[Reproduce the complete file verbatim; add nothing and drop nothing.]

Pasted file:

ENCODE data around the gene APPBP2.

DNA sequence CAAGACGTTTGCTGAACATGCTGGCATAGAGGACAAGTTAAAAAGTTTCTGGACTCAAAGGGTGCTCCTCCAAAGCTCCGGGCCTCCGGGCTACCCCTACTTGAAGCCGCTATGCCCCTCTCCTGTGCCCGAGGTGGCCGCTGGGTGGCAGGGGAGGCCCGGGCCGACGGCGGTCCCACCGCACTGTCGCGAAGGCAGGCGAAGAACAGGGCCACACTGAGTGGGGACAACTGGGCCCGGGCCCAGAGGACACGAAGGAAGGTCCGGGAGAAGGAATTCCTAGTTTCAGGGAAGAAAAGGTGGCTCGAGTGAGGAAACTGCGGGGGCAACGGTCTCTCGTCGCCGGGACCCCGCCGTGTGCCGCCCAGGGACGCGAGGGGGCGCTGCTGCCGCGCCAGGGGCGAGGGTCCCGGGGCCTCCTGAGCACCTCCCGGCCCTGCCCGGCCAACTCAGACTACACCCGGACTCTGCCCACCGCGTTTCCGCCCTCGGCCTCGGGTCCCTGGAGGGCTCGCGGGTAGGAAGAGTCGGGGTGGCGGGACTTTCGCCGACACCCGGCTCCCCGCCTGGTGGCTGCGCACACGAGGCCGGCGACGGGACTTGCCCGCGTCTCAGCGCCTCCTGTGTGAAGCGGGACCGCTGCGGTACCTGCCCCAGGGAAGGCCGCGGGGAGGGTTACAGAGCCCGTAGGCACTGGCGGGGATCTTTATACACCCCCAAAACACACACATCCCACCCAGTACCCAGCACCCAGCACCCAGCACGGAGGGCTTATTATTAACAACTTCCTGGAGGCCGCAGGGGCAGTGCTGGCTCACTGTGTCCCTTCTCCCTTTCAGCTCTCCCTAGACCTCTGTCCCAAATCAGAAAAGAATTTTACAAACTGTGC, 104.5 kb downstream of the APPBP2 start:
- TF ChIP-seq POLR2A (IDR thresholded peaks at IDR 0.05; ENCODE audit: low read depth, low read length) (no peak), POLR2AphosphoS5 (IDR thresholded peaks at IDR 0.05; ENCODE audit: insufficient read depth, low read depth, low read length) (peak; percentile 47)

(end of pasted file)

ENCODE data around the gene APPBP2.

DNA sequence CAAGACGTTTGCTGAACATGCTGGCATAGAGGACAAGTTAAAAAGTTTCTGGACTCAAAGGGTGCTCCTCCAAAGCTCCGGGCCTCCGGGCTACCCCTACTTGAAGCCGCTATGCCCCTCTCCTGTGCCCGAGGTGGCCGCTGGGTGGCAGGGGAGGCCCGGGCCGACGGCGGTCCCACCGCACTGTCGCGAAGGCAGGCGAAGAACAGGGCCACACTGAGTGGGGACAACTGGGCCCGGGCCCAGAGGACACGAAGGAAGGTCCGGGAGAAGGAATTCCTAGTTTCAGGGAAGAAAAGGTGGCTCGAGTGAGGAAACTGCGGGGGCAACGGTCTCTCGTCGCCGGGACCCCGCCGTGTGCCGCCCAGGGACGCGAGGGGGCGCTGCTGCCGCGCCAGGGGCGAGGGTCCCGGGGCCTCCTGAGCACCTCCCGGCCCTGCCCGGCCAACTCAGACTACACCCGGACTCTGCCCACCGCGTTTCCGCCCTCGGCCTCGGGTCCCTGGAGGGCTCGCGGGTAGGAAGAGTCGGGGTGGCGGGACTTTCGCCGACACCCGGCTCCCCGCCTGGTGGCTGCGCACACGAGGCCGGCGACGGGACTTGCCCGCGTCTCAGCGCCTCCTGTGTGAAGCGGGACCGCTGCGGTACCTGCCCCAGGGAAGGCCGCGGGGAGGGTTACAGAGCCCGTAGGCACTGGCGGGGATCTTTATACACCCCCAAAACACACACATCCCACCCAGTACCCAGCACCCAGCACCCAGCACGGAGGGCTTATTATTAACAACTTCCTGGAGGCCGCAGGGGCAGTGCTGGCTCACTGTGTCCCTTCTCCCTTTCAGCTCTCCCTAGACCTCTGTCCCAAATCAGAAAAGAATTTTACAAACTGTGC, 104.5 kb downstream of the APPBP2 start:
- TF ChIP-seq POLR2A (IDR thresholded peaks at IDR 0.05; ENCODE audit: low read depth, low read length) (no peak), POLR2AphosphoS5 (IDR thresholded peaks at IDR 0.05; ENCODE audit: insufficient read depth, low read depth, low read length) (peak; percentile 47)